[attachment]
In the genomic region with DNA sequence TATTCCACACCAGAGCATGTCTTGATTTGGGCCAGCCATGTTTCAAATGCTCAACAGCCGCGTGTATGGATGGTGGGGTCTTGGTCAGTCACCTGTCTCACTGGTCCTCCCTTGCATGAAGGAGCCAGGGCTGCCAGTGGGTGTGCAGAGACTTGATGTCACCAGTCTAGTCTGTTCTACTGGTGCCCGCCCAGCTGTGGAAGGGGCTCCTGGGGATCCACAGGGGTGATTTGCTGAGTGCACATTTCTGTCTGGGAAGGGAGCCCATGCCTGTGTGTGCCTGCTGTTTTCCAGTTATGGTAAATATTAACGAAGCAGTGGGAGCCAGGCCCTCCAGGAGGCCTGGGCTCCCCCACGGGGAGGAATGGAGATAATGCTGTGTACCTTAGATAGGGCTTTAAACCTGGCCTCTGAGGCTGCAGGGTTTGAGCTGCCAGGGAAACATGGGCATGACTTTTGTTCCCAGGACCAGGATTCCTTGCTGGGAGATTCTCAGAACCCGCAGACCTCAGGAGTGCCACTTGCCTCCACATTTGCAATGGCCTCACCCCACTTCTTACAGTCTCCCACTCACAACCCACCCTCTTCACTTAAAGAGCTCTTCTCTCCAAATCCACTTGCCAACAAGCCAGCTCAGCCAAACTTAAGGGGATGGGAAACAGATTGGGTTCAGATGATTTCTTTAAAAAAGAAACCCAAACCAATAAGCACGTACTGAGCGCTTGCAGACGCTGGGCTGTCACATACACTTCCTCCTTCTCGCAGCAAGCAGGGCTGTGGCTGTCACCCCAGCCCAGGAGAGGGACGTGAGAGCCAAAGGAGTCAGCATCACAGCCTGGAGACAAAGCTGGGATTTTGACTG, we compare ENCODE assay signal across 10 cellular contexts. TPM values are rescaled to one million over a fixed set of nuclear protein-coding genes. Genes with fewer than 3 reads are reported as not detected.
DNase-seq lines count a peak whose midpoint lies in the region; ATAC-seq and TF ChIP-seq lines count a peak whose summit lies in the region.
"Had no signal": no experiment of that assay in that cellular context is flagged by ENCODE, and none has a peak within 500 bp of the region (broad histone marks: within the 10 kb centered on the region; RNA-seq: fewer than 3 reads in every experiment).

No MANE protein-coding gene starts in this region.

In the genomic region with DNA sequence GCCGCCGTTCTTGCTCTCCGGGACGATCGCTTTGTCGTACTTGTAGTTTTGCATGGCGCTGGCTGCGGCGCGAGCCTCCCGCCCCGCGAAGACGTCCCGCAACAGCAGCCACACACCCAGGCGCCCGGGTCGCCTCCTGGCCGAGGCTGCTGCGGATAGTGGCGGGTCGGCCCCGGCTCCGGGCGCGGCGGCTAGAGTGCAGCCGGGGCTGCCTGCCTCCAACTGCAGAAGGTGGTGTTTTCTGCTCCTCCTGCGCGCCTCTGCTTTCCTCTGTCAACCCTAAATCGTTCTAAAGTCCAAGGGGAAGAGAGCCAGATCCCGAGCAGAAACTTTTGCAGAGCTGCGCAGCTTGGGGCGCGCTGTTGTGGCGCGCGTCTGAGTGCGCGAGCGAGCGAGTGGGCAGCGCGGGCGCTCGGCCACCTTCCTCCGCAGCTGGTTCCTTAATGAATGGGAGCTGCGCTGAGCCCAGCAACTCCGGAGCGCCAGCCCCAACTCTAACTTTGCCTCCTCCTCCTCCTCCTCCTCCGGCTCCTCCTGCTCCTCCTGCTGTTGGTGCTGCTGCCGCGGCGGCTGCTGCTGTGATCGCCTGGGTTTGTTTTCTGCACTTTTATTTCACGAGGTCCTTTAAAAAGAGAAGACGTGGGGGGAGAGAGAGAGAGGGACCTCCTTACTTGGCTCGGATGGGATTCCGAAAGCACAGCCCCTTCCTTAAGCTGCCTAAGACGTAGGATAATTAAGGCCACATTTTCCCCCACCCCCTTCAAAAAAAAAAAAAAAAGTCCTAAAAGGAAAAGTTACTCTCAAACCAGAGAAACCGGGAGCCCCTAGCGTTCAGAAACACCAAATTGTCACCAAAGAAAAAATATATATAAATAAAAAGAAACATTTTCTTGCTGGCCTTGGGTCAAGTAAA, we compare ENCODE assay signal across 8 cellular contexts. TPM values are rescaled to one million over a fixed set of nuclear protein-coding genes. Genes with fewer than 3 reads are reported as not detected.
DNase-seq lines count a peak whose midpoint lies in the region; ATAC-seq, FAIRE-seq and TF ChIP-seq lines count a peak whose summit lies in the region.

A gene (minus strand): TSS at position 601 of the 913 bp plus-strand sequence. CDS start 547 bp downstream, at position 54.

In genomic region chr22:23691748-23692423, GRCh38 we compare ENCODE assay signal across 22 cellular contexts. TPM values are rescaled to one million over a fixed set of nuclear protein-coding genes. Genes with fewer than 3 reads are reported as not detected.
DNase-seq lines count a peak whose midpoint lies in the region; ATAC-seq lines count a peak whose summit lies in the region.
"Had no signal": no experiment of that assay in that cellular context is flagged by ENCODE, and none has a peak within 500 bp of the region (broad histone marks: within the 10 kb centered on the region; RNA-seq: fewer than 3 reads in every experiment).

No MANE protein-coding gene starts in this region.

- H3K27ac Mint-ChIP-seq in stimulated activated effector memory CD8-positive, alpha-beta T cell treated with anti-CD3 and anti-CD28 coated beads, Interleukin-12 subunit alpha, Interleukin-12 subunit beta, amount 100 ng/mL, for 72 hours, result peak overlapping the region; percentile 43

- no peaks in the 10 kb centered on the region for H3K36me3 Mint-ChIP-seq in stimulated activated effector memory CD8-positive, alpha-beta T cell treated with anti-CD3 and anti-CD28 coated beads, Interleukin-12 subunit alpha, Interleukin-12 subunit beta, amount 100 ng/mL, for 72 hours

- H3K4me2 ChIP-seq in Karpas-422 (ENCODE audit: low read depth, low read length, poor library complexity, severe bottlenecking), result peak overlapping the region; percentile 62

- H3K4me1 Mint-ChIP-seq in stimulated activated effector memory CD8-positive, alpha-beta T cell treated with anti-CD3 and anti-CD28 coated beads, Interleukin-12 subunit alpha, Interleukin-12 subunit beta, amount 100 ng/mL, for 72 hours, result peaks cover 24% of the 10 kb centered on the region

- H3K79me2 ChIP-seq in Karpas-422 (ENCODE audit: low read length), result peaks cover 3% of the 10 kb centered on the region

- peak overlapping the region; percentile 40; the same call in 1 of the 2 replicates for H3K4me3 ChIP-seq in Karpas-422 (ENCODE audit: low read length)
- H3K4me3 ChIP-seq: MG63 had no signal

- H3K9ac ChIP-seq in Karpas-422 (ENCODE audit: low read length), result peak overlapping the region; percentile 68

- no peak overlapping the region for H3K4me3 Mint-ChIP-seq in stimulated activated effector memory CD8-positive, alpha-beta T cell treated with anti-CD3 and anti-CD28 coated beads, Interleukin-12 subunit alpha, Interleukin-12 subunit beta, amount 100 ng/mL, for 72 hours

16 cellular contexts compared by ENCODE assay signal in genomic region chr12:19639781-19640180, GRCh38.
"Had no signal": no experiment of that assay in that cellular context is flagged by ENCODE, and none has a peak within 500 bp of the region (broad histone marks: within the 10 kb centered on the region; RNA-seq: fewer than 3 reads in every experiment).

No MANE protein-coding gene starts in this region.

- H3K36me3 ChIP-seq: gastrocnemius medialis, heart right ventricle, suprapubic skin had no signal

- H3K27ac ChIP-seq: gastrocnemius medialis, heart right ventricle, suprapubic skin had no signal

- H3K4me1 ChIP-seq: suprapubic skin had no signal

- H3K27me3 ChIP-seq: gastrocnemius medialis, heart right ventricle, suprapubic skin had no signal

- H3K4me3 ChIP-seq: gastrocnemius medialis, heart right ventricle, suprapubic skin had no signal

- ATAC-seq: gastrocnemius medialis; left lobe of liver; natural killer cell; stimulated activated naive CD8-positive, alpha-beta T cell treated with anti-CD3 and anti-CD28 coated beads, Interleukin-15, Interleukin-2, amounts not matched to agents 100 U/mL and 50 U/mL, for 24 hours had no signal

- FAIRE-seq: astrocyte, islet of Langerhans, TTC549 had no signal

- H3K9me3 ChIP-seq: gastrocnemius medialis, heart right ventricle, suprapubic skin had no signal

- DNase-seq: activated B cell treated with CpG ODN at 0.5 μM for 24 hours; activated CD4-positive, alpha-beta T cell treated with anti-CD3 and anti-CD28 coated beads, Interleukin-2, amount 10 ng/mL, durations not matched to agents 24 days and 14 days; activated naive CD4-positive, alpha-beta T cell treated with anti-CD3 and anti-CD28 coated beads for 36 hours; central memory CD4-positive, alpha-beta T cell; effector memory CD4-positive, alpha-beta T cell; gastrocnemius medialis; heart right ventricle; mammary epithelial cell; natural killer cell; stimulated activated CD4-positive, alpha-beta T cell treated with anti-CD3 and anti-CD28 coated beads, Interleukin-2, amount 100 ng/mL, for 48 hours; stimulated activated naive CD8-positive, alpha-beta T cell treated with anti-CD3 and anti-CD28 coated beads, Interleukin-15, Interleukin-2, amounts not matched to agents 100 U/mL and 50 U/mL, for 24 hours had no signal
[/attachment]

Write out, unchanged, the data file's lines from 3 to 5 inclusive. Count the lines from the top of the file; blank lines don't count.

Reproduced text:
"Had no signal": no experiment of that assay in that cellular context is flagged by ENCODE, and none has a peak within 500 bp of the region (broad histone marks: within the 10 kb centered on the region; RNA-seq: fewer than 3 reads in every experiment).

No MANE protein-coding gene starts in this region.

In the genomic region with DNA sequence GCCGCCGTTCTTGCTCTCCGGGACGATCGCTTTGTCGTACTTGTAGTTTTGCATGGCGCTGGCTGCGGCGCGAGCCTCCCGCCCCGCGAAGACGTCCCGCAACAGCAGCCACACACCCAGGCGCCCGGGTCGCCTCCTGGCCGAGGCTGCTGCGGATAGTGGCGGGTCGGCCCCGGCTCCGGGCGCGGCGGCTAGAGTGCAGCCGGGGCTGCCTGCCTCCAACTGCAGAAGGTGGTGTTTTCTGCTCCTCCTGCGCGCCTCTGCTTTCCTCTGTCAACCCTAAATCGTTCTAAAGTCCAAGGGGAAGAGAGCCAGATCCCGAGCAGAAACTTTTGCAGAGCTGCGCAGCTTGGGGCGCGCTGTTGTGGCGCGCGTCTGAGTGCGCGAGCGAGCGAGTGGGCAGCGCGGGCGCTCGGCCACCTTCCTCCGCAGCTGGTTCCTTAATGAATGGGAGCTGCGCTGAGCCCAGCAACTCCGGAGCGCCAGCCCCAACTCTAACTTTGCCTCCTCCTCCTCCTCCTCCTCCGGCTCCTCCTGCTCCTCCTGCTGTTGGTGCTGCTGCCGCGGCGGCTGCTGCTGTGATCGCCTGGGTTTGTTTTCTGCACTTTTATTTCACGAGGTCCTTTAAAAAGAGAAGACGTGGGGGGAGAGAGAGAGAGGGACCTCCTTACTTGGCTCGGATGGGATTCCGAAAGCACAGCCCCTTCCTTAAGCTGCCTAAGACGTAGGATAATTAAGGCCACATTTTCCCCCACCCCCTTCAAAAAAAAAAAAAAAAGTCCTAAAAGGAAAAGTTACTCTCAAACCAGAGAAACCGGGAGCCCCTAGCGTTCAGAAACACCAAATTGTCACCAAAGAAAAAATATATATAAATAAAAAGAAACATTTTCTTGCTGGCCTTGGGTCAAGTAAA, we compare ENCODE assay signal across 8 cellular contexts. TPM values are rescaled to one million over a fixed set of nuclear protein-coding genes. Genes with fewer than 3 reads are reported as not detected.